BFI’s Most Wanted List
Through the many years of film we’ve seen an evolution of picture making from black and white silent films to epic computer-generated imagery, but in the midst of reaching new highs we’ve lost some great films that can never be recovered. Some of these precious pieces of history have succumb to fires, bankruptcy, the trash can, and deterioration because the films were not looked after properly. Let’s take a look at 10 of these films that are forever lost.
Maria Marten or the Mystery of the Red Barn (1913): Directed by Maurice Elvey, this silent film was based on the notorious 1827 Red Barn Murder committed in Polstead, Suffolk, England. The story was of a young pregnant woman. She is murdered by a Suffolk squire after she demands that they get married.
A Study in Scarlet (1914): This silent film was based on a novel of the same name and stared James Bragington. The film featured Sherlock Holmes’ first onscreen appearance. In 2010, it made the British Film Institute’s “75 Most Wanted” list of lost films.
Linda (1960): This is a story of a teenager who joins a gang. The 1960 film stared Alan Rothwell and Carol White and was directed by Don Sharp. The story follows the teen as he falls into a life of crime. Then he meets Linda and falls for her. The plot takes a turn when Phil rejoins a gang because of heartbreak.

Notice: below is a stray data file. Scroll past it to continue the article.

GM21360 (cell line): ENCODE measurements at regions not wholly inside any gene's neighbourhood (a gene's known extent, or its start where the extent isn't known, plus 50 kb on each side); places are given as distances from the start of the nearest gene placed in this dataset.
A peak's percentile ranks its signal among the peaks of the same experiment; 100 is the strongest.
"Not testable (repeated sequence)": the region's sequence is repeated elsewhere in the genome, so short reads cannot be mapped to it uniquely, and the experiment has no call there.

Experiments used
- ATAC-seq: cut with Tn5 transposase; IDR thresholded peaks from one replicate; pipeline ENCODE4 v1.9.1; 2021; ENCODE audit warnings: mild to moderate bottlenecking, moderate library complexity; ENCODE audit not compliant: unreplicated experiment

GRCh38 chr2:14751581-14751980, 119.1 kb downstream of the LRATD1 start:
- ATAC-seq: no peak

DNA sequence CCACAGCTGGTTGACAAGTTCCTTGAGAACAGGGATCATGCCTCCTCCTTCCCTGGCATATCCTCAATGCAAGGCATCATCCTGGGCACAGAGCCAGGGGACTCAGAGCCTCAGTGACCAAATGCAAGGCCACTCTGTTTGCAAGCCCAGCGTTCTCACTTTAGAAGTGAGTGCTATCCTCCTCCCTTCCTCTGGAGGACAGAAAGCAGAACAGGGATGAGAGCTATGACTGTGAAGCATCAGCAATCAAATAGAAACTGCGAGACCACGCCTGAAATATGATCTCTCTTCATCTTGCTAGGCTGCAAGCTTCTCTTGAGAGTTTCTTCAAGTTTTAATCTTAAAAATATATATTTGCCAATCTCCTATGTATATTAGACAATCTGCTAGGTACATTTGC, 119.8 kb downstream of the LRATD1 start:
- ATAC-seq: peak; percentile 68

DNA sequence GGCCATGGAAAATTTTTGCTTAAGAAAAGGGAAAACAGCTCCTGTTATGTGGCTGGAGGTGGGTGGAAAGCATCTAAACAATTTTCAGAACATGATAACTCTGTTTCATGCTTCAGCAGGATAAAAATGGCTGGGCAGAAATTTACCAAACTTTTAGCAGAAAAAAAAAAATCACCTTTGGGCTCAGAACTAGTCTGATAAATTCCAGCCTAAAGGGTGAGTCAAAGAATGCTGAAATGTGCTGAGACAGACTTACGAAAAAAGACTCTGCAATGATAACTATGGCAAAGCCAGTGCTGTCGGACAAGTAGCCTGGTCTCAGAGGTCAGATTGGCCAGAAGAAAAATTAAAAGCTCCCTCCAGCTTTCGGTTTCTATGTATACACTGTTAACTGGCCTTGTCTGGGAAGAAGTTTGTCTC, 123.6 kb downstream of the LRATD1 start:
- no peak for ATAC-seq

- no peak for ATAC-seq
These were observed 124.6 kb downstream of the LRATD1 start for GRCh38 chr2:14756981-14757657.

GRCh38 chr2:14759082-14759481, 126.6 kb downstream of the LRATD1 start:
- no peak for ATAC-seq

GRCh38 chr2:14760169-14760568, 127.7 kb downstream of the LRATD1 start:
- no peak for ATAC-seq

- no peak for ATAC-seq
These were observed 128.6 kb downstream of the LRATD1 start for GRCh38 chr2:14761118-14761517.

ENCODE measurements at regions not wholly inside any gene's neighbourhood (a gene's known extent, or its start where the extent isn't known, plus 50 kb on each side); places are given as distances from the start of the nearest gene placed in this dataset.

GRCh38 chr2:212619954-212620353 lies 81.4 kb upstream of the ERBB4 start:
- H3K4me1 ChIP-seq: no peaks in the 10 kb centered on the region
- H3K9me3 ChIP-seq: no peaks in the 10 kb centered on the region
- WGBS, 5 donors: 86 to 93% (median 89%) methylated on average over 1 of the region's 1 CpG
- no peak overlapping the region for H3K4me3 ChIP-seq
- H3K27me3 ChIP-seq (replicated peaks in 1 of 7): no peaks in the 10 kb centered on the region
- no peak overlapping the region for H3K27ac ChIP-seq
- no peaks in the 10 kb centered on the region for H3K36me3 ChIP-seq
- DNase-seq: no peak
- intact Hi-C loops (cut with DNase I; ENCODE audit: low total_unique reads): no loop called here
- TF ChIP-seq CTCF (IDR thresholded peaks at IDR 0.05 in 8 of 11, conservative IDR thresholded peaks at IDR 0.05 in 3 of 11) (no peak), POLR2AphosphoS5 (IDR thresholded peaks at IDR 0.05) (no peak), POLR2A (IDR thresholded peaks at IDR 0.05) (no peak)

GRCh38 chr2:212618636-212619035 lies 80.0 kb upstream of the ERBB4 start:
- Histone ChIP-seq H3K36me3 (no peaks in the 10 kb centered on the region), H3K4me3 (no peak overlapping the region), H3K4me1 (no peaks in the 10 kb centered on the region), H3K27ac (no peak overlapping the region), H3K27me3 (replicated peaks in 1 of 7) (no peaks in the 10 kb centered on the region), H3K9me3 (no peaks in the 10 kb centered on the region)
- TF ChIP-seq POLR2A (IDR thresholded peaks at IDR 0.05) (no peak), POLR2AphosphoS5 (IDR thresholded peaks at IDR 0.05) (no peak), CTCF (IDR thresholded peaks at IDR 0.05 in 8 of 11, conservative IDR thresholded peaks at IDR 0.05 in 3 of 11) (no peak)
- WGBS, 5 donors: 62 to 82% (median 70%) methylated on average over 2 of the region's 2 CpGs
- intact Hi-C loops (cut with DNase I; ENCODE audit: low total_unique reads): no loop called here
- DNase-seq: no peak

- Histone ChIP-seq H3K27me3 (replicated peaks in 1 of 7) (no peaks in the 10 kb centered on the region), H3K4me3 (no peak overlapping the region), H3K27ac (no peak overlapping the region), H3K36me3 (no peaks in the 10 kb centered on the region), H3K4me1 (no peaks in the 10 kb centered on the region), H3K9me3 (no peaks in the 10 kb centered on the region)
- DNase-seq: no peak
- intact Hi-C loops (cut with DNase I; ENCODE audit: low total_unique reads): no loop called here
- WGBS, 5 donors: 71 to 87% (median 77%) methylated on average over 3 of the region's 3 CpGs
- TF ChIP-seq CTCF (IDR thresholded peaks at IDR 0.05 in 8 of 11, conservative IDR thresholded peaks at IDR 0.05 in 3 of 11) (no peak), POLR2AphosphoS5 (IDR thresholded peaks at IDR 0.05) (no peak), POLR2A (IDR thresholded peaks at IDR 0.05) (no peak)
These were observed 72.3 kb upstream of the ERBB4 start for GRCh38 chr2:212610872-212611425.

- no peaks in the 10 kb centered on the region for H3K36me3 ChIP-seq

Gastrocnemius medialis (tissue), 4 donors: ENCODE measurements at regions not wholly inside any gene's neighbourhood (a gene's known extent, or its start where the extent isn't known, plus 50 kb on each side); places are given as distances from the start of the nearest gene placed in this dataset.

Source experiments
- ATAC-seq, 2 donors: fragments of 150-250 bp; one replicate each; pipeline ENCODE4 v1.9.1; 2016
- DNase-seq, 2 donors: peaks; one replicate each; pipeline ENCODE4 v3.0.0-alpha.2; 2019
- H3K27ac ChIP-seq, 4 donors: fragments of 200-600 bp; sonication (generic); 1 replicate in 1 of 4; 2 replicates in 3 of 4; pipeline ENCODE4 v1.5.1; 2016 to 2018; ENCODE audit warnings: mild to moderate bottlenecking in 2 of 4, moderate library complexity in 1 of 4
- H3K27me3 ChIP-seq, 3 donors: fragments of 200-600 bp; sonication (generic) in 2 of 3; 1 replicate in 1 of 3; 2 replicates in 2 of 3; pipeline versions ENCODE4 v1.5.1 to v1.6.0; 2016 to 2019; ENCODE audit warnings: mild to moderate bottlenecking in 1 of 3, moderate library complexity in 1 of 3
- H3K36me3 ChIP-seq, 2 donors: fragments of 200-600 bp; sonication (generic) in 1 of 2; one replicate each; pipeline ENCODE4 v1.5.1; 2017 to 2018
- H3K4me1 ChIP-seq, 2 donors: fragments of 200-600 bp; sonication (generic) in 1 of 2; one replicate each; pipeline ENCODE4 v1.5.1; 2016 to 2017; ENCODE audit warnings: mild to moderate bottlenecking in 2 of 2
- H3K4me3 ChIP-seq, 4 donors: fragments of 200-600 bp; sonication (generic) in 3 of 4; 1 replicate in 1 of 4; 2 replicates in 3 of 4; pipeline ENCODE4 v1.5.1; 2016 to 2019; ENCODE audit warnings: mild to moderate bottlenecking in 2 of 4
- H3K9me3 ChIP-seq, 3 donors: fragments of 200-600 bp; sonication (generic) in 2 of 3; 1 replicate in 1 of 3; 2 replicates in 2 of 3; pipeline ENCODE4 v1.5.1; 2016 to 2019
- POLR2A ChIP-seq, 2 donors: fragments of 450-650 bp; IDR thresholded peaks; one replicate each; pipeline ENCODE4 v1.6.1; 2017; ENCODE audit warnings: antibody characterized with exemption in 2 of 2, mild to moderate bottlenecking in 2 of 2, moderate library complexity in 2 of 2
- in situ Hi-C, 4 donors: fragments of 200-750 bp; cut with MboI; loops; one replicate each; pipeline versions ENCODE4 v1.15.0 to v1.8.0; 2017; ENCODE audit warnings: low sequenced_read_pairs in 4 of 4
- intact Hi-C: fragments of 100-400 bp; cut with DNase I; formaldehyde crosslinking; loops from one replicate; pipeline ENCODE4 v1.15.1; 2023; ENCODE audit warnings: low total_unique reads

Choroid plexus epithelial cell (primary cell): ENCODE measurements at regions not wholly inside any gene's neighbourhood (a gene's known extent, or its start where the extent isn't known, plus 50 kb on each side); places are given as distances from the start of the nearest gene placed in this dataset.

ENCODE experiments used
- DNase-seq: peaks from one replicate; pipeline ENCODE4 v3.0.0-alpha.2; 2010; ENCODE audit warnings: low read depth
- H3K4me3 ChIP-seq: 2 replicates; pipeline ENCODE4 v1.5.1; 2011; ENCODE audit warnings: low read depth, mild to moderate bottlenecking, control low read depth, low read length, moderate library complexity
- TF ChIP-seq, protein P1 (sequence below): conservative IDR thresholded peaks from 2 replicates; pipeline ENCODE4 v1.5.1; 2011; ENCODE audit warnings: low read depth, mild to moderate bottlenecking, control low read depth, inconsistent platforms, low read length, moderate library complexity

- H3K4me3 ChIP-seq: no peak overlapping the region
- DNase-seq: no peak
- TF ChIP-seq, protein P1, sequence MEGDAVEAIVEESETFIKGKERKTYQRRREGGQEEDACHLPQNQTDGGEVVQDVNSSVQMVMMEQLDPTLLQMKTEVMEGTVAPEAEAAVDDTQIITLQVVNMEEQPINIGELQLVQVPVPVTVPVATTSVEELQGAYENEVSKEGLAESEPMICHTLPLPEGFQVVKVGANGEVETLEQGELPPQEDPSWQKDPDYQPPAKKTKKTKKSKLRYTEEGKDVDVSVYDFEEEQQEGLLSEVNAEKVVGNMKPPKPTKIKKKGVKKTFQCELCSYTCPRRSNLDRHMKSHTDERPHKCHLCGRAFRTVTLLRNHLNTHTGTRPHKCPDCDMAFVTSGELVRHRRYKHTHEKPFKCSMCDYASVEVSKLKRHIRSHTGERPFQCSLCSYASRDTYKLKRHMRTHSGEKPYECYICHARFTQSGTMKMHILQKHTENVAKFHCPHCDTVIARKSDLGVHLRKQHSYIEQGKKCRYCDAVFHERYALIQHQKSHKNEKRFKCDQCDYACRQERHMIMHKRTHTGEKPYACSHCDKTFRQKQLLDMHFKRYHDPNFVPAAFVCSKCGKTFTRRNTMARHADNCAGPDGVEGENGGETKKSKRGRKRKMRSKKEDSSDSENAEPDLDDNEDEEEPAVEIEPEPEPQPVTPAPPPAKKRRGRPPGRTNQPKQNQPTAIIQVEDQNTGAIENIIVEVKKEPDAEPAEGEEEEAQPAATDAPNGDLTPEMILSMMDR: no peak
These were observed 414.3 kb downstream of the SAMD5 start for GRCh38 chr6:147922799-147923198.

The Last Post (1929): The lost film starred Frank Vosper, John Longden and Alf Goddard and told the story of identical twin brothers who grew up loving the same girl. Its director, Dinah Shurey, was the only female director and producer in Britain at the time the film was made.
Somewhere in Politics (1948): The final film in a series, this long lost film was directed by John E. Blakeley in 1948. It was a British comedy starring Frank Randle, Tessie O’Shea and Josef Locke.
Symptoms (1973): This British horror film was about a young woman and her friend. The two lived together in an old English mansion where things go from good to bad. The last time the film was seen was on a British station in 1983. It was lost soon after.
Sleep Is Lovely (1968): This film is also known by the name The Other People and I Love You, I Hate You. It was based on the character Peter and a tumultuous relationship with Elsa. The film was never released.
Squadron Leader X (1943): This British World War II drama was directed by Lance Comfort. It stared Eric Portman who is a pilot sent on a mission to gain the confidence of locals in the Belgian city of Ghent. The original short was written by Emeric Pressburger and adapted into a screenplay by Miles Malleson.
Two Crowded Hours (1931): This film told the story of a murderer out for vengeance and the detective who is determined to chase him down. The movie was produced by Jerry Jackson and directed by Michael Powell.
The Mountain Eagle (1926): This film was Alfred Hitchcock’s second film as a director (his first being The Pleasure Garden). The romance melodrama is about a widower, his crippled son, a schoolteacher and a man he hates.
In all, 75 films make the BFI National Archive’s list of the most wanted. There is still hope; with the nation’s help it’s possible that some of these great films can be taken off the list. The BFI encourages the public to check sheds, vaults and attics to help hunt down these lost treasures.